During WW2, my maternal grandparents built hideouts in our basement to hide themselves and my newborn mother (1940) from the Nazi, if they ever came here. The town I grew up in had a siren to warn them if the Germans were coming. It was primarily a Jewish town. I had an older mother, she was 40 when she had me, which was old in 1980. I’m her only child. I’m also 2nd generation American, on her side.
My life was full of hate, people calling me Jew Girl, making the Nazi hand salute. As a kid, I didn’t understand why they did that. I was raised in my father’s religion, Lutheran. We never spoke of the Jewish side of my history. Apparently, to them my name and my “look” said to them I was Jewish. My mother eventually told me that yes, her maternal side is Jewish. She said she erased all of that to prevent me from knowing the hate she experienced. She said people hate because they are uneducated. So, with her help, we educated them.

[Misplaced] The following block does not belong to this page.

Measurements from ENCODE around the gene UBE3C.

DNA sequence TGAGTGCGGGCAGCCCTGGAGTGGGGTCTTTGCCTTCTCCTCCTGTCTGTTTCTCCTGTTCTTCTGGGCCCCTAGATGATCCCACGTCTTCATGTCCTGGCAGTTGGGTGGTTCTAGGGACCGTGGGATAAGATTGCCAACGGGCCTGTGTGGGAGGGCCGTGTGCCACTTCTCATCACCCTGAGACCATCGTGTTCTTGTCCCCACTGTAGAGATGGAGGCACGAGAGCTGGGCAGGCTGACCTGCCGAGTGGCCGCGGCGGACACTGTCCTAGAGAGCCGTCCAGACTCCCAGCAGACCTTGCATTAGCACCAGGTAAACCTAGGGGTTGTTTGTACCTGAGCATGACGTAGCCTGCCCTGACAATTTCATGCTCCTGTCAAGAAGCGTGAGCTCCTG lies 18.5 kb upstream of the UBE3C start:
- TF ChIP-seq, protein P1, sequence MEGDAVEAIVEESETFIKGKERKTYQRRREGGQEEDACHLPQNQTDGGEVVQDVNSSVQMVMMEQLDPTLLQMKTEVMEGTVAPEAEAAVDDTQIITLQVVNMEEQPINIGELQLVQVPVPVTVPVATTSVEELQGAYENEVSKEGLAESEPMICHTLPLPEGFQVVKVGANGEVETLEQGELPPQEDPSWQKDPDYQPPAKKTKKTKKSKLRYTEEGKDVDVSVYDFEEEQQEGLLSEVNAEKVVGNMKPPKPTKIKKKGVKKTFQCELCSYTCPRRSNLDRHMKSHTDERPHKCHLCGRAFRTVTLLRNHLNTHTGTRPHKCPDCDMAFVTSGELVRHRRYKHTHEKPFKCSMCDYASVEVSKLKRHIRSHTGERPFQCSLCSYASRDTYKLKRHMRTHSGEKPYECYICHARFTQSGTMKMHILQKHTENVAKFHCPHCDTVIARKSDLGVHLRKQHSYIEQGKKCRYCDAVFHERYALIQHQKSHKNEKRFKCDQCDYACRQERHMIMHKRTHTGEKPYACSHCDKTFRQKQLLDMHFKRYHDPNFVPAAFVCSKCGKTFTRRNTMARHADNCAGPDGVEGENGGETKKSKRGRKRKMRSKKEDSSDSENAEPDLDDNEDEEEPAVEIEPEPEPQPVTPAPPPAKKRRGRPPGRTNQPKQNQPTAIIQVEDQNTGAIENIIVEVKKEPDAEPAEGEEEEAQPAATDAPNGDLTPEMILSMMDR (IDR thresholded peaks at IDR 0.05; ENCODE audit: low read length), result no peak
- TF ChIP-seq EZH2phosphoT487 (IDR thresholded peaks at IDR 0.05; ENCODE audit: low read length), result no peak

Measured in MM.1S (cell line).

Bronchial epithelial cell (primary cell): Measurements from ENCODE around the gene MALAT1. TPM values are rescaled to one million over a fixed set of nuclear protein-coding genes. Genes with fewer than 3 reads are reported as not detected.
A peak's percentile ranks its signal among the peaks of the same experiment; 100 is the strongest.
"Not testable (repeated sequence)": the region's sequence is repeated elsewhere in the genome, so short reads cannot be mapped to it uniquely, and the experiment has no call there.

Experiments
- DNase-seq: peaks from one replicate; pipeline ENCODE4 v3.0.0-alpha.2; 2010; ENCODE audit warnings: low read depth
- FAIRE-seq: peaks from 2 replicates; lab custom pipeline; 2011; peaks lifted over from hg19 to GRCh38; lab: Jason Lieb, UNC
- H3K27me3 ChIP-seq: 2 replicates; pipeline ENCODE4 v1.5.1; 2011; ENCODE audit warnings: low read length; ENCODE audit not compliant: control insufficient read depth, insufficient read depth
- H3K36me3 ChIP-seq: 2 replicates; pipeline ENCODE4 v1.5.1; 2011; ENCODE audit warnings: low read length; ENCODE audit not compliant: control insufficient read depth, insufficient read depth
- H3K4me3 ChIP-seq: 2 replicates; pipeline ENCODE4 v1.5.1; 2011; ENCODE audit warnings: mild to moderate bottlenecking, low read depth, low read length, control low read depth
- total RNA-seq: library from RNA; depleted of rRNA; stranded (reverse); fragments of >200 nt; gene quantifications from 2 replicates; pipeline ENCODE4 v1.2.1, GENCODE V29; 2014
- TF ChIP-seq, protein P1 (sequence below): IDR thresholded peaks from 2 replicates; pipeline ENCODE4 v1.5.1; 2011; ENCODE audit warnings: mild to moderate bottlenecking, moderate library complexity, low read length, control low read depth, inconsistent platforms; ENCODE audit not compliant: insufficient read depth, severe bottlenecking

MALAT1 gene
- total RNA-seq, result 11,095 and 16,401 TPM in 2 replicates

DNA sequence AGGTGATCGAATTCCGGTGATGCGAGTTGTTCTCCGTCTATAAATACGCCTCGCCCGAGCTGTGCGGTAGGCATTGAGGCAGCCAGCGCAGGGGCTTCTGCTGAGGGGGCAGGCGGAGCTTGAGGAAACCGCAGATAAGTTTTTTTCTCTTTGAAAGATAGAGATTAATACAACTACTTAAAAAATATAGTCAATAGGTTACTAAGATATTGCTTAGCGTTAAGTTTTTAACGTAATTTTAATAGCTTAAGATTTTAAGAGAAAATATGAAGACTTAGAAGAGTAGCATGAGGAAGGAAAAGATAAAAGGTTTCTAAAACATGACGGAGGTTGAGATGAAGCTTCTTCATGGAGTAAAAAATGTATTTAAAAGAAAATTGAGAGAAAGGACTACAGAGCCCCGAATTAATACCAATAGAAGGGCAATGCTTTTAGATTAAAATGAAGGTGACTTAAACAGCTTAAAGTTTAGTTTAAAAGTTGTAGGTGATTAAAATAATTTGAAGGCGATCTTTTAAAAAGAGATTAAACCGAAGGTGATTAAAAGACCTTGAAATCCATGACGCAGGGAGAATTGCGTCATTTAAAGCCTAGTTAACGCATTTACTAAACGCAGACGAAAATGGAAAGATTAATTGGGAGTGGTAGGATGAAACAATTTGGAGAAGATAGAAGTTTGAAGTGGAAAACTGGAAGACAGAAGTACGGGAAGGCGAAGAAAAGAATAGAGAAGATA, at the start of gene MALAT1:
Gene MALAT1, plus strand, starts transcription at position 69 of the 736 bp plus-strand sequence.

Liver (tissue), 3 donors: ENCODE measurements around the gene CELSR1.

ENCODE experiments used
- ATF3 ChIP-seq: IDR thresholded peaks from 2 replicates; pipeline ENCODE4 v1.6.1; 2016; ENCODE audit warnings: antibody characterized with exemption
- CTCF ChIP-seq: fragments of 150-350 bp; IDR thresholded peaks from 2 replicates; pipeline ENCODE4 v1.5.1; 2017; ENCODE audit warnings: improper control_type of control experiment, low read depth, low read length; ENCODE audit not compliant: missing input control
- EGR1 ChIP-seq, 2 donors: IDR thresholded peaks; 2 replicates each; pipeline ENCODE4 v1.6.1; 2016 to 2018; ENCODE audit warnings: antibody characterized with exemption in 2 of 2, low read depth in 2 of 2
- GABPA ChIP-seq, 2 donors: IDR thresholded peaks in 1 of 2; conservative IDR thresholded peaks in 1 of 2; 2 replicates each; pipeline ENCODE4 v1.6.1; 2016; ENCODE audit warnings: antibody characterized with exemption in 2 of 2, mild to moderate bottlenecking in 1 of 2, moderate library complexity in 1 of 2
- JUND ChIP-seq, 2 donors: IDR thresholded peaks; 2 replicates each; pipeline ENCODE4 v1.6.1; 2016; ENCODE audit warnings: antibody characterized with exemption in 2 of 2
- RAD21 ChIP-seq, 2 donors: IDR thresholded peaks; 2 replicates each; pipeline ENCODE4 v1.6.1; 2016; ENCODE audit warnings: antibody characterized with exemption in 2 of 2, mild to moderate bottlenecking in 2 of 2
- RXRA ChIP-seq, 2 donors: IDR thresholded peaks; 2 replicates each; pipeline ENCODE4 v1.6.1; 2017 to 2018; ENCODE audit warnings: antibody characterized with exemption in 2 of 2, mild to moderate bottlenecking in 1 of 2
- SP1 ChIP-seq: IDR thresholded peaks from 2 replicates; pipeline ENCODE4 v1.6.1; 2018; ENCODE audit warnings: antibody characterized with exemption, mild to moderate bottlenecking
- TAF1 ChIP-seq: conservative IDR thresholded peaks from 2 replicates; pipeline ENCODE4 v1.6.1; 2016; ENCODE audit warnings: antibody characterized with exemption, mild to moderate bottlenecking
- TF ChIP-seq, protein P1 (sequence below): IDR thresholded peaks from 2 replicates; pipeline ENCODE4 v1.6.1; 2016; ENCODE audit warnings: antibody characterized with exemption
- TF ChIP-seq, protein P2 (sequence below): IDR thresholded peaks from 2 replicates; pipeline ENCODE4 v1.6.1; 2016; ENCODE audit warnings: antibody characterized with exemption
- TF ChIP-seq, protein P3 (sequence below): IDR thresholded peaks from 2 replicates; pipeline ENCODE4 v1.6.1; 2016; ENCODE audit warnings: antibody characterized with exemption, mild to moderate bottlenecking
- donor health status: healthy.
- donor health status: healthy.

We went to my school and told them I wasn’t the only Jew in my class and they needed to do something. They did. They listened. They educated and people changed. It didn’t happen overnight and not everyone came around but many did, and many apologized. This is why teaching history, true history is so important. Facts are necessary to assuage preconceived ideas, rumors, hateful misplaced thoughts, and unify. But that’s the problem isn’t it? A unified populace, has the power that can fight against a tyrannical government.